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Media is crumbling. We keep going.

Join our spring 2021 fundraising drive and help take Tone Madison to the next level.

On most days, the thought of crawling through the open window and leaving all screens behind occupies my mind.

It’s easy to say you hate something you love. While this is not in reference to a romantic or platonic relationship, the subject is one many people fall in and out of love within a sick cyclical fashion. I’m talking about media.

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A promotional graphic for the Mad Lit events series shows the series' logo and text stating (8 p.m. until 11 p.m., Every other Friday, 100 block of state St. July 1st-October 7th. A collage of performers and audience members is visible to the right, and the logos of event sponsors are visible along the bottom.

Be it print journalism, digital media, broadcasting, television reporting, sports broadcasting, or on-air radio personalities, those in the industries, like everyone else, often ask themselves “what am I doing here?” on a regular basis.

The work can be tedious, fraught with head-to-desk impacts, self-doubt-inducing, and just plain grueling. If you spend your days covering breaking news, you are glued to devices, trying to be the first to update communities about issues that impact them, be it a traffic event or a horrible tragedy. If you work in the field of investigative or in-depth reporting, looking for one specific line in a document or hunting down someone’s phone number, business address, or email can be your entire day.

Tone Madison is a little different. Our team of contributors and scrappy editors spend their time digging through the quirks and quandaries of Madison’s cultural and political landscape. Recently our group chat has had some back and forth over a grammatical issue in a lengthy interview with a longstanding local band, herding and analyzing the political oafs that are somehow in charge of the state government, and agonizing over when to return to covering in-person events.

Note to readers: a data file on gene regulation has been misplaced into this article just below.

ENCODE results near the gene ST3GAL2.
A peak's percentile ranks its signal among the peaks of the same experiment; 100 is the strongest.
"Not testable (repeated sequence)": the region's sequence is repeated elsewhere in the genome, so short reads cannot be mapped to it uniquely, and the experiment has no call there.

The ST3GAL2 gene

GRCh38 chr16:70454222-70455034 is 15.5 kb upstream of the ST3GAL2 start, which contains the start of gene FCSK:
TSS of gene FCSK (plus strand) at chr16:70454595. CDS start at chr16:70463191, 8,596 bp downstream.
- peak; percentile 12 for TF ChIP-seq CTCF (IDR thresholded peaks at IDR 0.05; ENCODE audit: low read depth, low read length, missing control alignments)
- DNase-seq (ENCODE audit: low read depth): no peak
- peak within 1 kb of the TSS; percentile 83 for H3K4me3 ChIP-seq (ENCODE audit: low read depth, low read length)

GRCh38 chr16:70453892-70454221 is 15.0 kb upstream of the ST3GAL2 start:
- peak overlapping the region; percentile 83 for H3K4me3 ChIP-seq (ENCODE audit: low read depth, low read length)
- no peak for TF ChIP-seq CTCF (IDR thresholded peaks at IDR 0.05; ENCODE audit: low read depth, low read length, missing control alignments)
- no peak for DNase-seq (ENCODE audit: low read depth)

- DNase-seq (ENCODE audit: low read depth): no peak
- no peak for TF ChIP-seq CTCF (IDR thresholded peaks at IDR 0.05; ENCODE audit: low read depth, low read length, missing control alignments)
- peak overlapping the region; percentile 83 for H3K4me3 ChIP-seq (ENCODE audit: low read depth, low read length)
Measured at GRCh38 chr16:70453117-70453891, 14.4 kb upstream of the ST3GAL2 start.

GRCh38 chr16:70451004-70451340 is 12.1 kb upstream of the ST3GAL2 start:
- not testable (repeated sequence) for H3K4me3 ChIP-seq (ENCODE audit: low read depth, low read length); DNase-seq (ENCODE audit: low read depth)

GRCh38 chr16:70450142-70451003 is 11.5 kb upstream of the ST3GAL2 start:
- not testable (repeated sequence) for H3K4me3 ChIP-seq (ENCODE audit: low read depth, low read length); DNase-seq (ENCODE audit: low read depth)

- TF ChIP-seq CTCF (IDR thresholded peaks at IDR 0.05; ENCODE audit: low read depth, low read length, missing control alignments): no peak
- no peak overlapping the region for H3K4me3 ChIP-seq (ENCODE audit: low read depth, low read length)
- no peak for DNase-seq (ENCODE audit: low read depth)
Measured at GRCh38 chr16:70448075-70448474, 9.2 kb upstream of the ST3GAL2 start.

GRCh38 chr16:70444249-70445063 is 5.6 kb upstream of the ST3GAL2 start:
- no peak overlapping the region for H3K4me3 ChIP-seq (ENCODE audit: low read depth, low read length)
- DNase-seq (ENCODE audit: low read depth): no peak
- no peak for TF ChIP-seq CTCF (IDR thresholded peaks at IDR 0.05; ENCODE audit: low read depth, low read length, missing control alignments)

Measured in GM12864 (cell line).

These topics are vital and light a fire under our team, but we are not immune to the realities of stressful hours, dreaded discourse, and shoe-string resources—all while watching long-standing outlets be gutted and reporters laid off—only to compete with the dummy-fast news cycle.

Tone Madison is launching a fundraiser to raise $10,000 to fund a part-time editorial position to alleviate workloads and help guide the future of our organization. We need your help to do this

We are not sounding an alarm to scare you into giving. We are also not pushing for large sums of money without accountability and reliance on volunteer labor (unlike some other outlets in the media sphere). In fact, we paid over $17,900 to local freelance writers, illustrators, and editors in 2020. 

Last year was a banner year for Tone Madison. You can see for yourself in our first-ever published annual report. We hope this gives you some insight into the work we are currently doing and the plans we have for the future. 

In the face of all the things we could say we hate about media, we are feeling surprisingly optimistic about all that we can do with your support. 

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Media is at a crossroads. Tone Madison is growing. We need financial support to sustain our future. You enjoy and rely on our coverage for stories.

Thanks to the generous support of some local readers and businesses, we are heading into our Spring fundraising campaign with $3,700 in matching funds that will make your donation count for even more.

That’s right: become a monthly Sustainer or make a one-time gift today and your gift will be doubled. 

And of course, we wouldn’t be where we are without the support of our current Sustainers. You keep us going. In addition to our overwhelming, belligerent gratitude, we want to thank you with an exclusive discount code for our May 13 virtual drawing event with semi-local Illustrator Rachal Duggan. Tickets are  $25 per person and only $15 for sustainers. Email us if you didn’t get your discount code and become a Sustainer today to get access to this exclusive offer. 

While everything continues to seem uncertain, one thing is clear: we would not be doing the work we love to hate (but in all honestly are immensely invested in) without your support.

Let’s build a future together. 

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